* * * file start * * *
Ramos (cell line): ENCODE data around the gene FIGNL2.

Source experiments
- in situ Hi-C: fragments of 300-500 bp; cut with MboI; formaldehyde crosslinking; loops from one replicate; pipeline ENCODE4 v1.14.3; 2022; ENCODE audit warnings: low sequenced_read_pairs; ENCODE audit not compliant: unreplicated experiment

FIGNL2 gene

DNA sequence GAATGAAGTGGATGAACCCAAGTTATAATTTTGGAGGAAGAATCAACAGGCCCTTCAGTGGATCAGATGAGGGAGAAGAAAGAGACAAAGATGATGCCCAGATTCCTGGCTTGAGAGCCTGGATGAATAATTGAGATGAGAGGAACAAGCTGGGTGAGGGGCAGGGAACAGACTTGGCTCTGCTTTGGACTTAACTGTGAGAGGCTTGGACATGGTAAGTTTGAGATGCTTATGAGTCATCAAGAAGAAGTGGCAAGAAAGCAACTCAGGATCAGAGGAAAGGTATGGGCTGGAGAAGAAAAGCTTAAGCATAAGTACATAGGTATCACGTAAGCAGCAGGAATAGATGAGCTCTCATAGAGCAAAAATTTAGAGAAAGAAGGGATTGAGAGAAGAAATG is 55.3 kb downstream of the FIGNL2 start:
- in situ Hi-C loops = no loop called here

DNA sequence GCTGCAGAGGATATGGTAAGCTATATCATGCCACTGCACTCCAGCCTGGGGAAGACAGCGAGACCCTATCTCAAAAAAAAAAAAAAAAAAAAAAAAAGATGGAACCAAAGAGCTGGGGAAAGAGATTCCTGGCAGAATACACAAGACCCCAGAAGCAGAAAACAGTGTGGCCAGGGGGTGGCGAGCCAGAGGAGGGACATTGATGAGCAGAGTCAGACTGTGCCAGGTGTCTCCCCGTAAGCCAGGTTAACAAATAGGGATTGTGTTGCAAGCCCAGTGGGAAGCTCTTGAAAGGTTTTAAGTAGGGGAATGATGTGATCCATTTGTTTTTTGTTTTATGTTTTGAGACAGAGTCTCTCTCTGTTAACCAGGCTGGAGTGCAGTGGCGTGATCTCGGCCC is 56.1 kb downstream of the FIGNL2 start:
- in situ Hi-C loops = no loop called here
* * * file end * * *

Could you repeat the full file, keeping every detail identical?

Ramos (cell line): ENCODE data around the gene FIGNL2.

Source experiments
- in situ Hi-C: fragments of 300-500 bp; cut with MboI; formaldehyde crosslinking; loops from one replicate; pipeline ENCODE4 v1.14.3; 2022; ENCODE audit warnings: low sequenced_read_pairs; ENCODE audit not compliant: unreplicated experiment

FIGNL2 gene

DNA sequence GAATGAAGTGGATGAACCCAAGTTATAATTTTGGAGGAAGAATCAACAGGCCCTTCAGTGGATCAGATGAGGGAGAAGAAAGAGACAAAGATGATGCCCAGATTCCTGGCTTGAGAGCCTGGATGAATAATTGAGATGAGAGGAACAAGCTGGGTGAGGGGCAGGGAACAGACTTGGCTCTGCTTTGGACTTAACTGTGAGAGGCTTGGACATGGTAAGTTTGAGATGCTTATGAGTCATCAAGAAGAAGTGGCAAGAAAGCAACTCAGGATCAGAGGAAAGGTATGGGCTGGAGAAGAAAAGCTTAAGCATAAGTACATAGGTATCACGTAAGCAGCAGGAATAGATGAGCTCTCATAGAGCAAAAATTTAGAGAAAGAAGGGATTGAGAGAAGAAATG is 55.3 kb downstream of the FIGNL2 start:
- in situ Hi-C loops = no loop called here

DNA sequence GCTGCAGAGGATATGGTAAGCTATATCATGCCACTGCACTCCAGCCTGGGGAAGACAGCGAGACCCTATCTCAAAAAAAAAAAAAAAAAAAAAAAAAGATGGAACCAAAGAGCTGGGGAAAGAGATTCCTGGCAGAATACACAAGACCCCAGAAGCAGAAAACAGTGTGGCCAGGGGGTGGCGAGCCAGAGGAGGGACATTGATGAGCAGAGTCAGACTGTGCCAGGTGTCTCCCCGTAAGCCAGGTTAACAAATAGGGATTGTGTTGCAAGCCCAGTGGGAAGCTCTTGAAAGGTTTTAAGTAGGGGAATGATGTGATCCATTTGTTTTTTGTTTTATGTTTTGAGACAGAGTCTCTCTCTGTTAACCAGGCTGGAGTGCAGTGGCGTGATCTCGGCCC is 56.1 kb downstream of the FIGNL2 start:
- in situ Hi-C loops = no loop called here